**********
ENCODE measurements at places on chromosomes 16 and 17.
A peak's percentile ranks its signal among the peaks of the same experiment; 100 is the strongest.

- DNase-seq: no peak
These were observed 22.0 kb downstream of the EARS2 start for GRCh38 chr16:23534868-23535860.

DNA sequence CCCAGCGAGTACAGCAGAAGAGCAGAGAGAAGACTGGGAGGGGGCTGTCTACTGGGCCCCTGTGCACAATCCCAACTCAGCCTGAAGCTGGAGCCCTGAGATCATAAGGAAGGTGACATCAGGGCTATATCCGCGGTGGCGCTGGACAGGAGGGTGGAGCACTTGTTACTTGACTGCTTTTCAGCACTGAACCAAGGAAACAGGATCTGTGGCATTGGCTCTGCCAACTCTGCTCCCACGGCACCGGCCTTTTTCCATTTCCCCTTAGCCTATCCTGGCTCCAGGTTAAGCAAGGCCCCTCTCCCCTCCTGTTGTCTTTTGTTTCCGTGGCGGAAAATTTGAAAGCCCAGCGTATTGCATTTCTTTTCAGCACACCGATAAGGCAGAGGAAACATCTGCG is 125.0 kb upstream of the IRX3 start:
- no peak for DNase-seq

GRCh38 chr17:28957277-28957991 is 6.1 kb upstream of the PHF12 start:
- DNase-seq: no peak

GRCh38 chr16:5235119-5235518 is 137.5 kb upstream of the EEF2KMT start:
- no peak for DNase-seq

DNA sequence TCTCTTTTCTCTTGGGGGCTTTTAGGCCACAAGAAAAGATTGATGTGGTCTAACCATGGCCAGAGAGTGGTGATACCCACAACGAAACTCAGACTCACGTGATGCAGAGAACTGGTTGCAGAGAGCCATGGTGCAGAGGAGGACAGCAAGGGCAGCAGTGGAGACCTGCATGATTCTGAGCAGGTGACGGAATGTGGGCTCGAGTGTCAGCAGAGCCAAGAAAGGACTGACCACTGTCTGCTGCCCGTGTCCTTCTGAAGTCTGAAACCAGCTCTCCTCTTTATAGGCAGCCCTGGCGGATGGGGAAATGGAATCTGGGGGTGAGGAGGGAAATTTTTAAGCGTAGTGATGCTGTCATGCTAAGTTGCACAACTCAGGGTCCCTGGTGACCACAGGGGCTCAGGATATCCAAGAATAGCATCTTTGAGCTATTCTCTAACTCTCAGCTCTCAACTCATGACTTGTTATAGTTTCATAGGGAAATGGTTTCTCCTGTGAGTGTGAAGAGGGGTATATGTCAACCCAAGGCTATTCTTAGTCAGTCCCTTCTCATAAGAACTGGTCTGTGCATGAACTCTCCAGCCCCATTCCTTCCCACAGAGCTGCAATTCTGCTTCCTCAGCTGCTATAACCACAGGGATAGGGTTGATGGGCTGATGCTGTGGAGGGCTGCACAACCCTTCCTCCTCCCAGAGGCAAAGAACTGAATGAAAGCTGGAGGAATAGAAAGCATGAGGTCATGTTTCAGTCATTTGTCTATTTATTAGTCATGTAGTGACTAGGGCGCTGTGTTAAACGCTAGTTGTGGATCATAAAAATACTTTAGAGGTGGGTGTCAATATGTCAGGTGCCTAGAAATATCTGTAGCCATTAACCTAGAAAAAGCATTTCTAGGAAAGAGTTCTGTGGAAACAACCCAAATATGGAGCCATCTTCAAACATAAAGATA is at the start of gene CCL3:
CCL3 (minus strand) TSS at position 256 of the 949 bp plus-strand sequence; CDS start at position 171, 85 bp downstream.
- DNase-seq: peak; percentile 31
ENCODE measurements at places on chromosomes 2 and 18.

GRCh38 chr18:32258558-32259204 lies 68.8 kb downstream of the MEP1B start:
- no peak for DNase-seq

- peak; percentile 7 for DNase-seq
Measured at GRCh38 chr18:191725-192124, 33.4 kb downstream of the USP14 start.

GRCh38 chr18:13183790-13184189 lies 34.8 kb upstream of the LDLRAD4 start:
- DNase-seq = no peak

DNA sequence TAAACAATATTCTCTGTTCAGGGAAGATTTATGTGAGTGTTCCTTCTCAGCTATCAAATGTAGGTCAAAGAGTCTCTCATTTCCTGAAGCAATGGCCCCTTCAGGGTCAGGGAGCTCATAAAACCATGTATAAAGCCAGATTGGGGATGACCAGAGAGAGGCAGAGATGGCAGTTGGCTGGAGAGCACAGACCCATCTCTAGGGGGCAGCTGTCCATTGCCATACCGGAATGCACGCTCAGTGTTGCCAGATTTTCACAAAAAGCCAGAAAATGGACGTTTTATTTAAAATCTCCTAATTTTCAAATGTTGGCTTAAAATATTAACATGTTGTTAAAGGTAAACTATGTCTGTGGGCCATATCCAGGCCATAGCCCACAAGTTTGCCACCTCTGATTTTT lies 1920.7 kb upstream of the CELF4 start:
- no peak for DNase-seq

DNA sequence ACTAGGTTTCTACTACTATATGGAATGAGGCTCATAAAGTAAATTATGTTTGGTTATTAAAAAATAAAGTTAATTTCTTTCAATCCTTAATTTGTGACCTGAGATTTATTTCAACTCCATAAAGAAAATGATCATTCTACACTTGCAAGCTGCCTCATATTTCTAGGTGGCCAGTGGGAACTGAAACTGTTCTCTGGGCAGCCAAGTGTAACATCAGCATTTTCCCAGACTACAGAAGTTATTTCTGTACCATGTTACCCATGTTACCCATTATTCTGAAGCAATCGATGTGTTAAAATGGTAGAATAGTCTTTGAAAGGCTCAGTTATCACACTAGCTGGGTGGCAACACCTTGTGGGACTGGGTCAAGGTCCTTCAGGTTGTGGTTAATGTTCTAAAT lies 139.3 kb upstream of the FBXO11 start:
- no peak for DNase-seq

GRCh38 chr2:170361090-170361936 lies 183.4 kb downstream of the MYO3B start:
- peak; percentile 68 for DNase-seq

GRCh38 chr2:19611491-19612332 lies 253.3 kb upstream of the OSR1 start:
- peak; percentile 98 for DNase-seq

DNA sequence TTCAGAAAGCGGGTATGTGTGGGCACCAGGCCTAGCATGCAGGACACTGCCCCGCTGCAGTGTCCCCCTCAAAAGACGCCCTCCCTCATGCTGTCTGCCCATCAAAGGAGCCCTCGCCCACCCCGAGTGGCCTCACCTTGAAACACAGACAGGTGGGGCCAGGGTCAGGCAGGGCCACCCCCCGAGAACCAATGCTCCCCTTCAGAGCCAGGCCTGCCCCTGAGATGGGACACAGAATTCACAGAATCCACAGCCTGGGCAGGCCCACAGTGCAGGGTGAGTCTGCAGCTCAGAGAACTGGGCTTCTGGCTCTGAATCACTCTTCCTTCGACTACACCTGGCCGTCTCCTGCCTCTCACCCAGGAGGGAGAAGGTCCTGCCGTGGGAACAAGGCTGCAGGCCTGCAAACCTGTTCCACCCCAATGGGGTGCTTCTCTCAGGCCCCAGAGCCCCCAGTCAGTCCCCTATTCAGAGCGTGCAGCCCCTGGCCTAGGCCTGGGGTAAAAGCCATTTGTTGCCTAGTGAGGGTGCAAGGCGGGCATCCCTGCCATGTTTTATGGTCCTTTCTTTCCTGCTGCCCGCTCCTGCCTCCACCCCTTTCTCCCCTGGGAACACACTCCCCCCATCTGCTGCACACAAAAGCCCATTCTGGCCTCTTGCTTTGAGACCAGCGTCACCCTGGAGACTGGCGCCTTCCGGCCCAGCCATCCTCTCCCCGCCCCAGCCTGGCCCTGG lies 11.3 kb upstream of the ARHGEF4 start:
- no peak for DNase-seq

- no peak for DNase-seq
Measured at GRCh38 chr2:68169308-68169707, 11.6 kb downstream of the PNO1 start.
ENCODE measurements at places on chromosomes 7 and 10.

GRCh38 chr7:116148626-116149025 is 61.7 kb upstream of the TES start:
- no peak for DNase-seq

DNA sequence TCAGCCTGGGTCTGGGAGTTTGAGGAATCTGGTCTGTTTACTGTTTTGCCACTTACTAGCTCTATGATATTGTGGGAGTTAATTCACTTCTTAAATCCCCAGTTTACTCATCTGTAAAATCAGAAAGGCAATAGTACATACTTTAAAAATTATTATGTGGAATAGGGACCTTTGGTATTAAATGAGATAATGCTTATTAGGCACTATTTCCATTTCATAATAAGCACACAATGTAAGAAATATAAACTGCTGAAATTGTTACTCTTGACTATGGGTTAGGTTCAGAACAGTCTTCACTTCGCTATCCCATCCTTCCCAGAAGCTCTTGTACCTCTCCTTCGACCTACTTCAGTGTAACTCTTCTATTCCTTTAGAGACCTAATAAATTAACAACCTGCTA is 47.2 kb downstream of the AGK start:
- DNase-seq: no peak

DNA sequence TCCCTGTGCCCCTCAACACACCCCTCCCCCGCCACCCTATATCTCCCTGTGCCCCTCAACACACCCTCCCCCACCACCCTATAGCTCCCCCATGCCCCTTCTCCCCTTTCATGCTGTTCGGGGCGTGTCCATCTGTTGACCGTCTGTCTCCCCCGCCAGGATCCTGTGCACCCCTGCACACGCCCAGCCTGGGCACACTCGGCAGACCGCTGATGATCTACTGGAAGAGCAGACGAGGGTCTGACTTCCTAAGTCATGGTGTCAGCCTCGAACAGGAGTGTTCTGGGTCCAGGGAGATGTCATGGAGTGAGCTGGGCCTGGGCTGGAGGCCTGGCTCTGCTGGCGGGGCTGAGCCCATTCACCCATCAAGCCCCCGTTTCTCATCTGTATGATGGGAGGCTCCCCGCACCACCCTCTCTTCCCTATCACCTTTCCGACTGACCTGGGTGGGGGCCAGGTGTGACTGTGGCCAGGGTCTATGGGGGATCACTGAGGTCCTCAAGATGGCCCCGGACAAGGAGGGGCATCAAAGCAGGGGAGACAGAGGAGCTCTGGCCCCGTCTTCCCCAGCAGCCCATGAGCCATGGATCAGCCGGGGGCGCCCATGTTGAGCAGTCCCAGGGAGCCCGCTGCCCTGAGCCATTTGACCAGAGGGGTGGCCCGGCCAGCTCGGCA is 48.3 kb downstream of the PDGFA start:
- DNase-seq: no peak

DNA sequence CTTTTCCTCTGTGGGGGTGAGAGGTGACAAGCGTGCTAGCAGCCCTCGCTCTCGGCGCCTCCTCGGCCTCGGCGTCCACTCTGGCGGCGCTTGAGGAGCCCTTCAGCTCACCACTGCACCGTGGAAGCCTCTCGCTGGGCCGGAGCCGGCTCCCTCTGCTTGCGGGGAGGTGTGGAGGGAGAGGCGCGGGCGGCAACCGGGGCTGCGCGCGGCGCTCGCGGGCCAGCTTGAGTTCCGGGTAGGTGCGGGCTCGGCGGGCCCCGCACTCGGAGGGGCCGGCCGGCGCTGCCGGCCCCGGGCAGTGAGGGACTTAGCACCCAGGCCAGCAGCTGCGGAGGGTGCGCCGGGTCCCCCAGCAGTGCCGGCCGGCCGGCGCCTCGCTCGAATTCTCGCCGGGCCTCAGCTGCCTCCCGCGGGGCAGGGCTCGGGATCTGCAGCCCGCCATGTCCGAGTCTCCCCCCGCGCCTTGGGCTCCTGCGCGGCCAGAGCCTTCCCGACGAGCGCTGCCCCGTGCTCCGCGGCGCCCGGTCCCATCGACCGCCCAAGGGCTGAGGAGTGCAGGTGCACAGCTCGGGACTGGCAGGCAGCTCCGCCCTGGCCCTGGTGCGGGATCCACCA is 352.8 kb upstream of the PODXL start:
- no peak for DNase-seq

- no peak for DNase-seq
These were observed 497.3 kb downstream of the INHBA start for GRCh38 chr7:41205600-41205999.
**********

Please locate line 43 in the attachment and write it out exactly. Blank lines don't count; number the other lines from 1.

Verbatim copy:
These were observed 497.3 kb downstream of the INHBA start for GRCh38 chr7:41205600-41205999.